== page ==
Posted by: bklunk | April 13, 2007

Tough Call

This is an interesting problem with human rights dimensions.  While author has a point about the cruelty of the choice presented, I wonder about the justice of someone who is legally subject to deportation being able to escape those consequences because they have a child who was born in the U.S while they were here without documents. 

A Difficult Decision « International Studies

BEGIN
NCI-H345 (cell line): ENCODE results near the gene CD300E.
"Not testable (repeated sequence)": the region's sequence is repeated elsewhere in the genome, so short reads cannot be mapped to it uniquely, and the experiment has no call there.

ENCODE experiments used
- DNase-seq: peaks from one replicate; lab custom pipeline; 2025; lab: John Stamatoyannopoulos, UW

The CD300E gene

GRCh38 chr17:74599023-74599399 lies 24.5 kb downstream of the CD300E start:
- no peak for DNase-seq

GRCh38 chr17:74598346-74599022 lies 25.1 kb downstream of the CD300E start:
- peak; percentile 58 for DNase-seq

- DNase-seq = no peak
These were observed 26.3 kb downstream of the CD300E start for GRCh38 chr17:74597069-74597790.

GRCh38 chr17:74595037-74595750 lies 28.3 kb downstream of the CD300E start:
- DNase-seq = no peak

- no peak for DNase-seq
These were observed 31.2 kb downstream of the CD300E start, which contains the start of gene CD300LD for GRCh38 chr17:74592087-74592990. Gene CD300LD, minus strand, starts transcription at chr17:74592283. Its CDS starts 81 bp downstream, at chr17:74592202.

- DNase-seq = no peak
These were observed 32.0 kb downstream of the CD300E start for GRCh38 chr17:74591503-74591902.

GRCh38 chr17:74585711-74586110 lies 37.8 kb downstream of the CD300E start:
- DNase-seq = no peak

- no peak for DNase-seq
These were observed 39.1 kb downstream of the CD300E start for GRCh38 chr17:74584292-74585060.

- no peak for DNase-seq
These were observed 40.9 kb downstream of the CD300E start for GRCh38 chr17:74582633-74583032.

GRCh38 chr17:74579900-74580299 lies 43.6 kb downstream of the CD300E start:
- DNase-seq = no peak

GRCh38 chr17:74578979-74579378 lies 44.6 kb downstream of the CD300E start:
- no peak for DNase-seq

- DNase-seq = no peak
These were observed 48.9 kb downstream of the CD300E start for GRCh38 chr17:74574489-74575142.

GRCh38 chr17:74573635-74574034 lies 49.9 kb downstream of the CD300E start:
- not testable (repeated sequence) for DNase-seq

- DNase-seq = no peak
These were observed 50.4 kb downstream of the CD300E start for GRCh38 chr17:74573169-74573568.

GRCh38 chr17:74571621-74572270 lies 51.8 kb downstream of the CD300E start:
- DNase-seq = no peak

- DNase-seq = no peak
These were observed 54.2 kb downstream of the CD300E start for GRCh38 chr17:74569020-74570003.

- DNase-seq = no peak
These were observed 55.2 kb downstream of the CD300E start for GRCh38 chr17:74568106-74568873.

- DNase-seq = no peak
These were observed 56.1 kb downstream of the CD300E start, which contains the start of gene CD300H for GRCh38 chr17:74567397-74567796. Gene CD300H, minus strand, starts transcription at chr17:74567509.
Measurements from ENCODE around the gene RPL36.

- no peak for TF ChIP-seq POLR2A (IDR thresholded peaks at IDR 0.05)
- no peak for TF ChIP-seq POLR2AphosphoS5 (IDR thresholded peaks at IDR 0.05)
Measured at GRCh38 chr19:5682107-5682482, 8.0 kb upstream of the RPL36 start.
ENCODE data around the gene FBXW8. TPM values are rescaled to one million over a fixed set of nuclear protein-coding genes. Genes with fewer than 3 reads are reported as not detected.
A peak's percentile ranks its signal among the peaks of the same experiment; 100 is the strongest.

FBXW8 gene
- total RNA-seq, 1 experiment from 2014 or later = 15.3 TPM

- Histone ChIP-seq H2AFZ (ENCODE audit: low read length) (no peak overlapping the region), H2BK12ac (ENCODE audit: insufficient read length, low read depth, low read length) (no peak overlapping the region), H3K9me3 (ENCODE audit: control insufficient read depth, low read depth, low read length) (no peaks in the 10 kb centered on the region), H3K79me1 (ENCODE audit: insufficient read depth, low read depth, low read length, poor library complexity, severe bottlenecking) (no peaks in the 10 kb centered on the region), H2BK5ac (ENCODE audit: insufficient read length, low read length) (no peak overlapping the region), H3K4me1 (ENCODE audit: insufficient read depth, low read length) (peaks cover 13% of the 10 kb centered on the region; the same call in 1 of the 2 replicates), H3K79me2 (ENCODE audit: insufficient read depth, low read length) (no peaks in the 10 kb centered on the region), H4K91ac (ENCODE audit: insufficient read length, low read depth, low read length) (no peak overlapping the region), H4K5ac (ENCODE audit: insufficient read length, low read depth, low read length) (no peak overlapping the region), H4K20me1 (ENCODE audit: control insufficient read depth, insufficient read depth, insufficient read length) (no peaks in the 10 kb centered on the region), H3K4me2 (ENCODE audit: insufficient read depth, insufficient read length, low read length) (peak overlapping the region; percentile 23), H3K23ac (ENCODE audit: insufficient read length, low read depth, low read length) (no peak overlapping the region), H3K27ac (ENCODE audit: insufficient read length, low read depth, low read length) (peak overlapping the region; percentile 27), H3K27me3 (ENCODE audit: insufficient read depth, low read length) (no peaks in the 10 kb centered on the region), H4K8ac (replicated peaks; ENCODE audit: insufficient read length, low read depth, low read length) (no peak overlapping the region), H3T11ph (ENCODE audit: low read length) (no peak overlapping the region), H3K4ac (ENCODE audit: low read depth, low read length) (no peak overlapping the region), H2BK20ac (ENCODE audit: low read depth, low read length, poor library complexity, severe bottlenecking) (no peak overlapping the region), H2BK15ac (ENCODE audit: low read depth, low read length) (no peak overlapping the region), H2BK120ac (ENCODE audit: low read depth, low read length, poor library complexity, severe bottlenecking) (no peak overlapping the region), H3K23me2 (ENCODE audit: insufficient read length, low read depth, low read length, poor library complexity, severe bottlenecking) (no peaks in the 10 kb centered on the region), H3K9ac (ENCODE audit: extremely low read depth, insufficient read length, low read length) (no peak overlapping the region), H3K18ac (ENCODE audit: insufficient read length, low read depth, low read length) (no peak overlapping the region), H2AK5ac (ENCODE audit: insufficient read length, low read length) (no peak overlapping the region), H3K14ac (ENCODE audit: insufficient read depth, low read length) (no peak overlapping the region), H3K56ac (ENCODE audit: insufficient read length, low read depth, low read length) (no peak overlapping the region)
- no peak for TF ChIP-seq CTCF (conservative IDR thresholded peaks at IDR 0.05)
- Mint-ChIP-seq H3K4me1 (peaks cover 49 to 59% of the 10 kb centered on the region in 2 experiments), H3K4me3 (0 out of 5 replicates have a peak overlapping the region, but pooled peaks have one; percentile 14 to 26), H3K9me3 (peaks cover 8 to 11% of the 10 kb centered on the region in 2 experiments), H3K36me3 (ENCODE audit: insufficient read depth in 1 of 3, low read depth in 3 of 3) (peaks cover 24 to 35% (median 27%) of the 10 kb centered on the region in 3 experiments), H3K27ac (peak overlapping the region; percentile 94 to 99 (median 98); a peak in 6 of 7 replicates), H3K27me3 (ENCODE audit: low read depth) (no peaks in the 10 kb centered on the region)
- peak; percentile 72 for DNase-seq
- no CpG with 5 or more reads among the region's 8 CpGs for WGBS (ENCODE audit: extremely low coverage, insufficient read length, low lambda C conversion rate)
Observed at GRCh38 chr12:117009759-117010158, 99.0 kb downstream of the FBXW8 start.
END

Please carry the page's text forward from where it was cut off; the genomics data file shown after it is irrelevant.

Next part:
A recent news article outlined the difficulties facing illegal Mexican parents and their children. As immigration officials are increasing efforts to locate and deport illegal Mexicans (there have been 18,000 men and women deported since last June), families are being torn apart. When a Mexican couple has a child in the United State, the child is automatically a resident and legal. But what happens when the parents are arrested and forced to return to Mexico? They are faced with a difficult decision regarding their children. They can either leave them behind with family or friends or take them back to Mexico. Many parents want their children to have the oportunities available in the United States and thus choose to leave them behind. The children that do go back to Mexico have to enroll in a Mexican school and often do not know how to read or write in Spanish. Deporting the parents and making them choose where their children will go is disrupting families and even tearing them apart. It does not seem right that they are forced to choose between leaving their children or starting a completely new life somewhere else, and in many cases, a place that is very foriegn to the children. Forcing parents to abandon their children is wrong. It is increasingly clear that something must be done to stop this.